The target RNA may be from virus, bacteria, mycobacteria or plasmodia. The target RNA may be from Herpesviridae, human immunodeficiency viruses, bacteriophages, Chlamydia spp., Neisseria spp., Staphylococcus aureus, mycobacteria, SARS coronavirus, Orthomixoviridae, or Papillomaviridae.

In one aspect, the at least one DNA capture probe and the at least one DNA amplification probe are from about 15 to about 200 bases in length.

In one aspect, the target RNA is a splice variant, and the at least one DNA capture probe and the at least one DNA amplification probe are selected to detect the presence of said splice variant.

In one aspect, the at least one DNA capture probe and the at least one DNA amplification probe are complementary to RNA from HPV high risk types 16, 18, 31, 33, 35, 39, 45, 51, 52, 56, 58, 59, 68, 26, 66, 73, and 82.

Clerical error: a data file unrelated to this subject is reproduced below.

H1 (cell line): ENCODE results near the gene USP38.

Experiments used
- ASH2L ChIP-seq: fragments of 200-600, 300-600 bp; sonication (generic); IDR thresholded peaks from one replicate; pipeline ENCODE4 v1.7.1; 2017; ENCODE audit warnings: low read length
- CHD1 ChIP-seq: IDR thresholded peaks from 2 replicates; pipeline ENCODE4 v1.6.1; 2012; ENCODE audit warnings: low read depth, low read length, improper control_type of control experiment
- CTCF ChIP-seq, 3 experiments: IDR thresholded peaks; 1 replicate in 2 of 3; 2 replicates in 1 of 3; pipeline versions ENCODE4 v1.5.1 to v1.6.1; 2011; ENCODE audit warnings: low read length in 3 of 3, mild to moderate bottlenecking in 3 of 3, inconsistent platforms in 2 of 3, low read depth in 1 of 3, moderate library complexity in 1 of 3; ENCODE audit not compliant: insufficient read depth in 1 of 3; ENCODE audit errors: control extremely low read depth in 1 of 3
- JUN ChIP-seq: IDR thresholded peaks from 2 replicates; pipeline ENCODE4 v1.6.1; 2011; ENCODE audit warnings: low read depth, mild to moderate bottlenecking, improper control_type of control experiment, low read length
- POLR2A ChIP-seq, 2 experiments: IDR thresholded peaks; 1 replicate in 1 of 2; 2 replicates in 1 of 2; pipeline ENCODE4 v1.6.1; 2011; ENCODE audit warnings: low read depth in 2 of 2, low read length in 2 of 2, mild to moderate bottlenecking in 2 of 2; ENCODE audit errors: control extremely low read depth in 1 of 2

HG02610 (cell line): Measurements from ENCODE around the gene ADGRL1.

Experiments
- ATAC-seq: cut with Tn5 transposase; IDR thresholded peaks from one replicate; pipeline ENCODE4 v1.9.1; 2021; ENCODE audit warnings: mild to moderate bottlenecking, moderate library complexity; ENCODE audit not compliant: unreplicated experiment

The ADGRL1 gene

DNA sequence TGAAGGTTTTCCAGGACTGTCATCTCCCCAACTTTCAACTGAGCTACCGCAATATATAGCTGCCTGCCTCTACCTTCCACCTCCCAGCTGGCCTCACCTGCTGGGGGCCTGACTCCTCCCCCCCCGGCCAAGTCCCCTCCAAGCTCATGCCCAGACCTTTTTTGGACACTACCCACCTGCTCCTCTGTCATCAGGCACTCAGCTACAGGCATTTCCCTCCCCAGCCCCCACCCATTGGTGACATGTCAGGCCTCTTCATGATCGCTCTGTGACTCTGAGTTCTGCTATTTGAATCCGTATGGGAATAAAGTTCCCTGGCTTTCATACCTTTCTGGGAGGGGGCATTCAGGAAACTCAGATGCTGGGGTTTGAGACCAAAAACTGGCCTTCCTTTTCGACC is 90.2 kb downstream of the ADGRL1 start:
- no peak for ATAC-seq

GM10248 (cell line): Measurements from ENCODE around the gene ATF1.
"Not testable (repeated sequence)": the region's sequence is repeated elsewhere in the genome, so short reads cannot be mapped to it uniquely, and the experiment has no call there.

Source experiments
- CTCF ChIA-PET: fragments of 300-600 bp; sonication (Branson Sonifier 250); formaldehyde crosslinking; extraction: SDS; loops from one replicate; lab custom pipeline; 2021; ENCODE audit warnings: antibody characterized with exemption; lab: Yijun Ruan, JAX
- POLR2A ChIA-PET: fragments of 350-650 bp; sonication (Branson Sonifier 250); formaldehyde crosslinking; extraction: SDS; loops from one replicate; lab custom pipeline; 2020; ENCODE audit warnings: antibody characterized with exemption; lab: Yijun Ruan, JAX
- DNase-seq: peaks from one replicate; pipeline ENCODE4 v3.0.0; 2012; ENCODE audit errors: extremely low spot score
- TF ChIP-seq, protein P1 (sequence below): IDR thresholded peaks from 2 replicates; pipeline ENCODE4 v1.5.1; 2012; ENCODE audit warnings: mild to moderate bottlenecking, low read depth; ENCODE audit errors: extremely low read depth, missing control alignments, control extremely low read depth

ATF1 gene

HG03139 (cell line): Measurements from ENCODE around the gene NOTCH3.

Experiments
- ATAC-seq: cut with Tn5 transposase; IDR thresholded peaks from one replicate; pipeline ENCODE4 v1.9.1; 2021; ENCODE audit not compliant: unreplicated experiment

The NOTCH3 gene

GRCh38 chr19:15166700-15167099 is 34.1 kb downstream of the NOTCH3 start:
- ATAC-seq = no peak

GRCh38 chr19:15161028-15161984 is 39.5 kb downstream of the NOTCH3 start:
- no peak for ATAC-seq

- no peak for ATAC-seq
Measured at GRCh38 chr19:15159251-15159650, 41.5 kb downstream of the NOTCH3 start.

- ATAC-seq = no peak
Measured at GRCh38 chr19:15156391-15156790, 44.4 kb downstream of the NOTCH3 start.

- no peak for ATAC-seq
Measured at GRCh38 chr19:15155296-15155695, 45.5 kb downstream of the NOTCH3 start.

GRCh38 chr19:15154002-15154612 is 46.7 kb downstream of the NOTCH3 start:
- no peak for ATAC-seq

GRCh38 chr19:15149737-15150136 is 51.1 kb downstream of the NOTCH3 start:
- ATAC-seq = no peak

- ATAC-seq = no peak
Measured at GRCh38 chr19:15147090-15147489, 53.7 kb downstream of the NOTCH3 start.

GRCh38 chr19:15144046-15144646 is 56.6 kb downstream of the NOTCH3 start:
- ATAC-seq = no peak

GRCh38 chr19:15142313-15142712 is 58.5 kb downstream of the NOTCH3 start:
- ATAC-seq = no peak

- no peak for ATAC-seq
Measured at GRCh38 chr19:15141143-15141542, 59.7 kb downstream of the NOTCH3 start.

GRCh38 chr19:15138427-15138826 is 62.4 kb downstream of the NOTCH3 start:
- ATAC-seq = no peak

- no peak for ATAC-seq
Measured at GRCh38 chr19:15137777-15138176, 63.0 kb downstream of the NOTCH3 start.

The present disclosure provides a kit for the detection of a target RNA, the kit comprising: a) at least one DNA capture probe, bound to a magnetic support; b) at least one DNA amplification probe; c) an anti-RNA:DNA hybrid antibody; and d) a detection reagent. In one aspect, said anti-RNA:DNA hybrid antibody is conjugated to a detectable marker, and said detection reagent comprises a substrate for said detectable marker. In one aspect, the kit further comprises a second antibody that binds to said anti-RNA:DNA hybrid antibody, wherein said second antibody is conjugated to a detectable marker, and wherein said detection reagent comprises a substrate for said detectable marker.

The present disclosure provides a method of providing target RNA for detection, the method comprising: incubating a biological sample containing the target RNA with carboxyl beads; isolating the beads; lysing the biological sample attached to the isolated beads; and isolating the beads from the lysed biological sample, wherein the resulting supernatant contains the target RNA for detection.

BRIEF DESCRIPTION OF THE DRAWINGS

For a further understanding of the nature, objects, and advantages of the present disclosure, reference should be had to the following detailed description, read in conjunction with the following drawings, wherein like reference numerals denote like elements.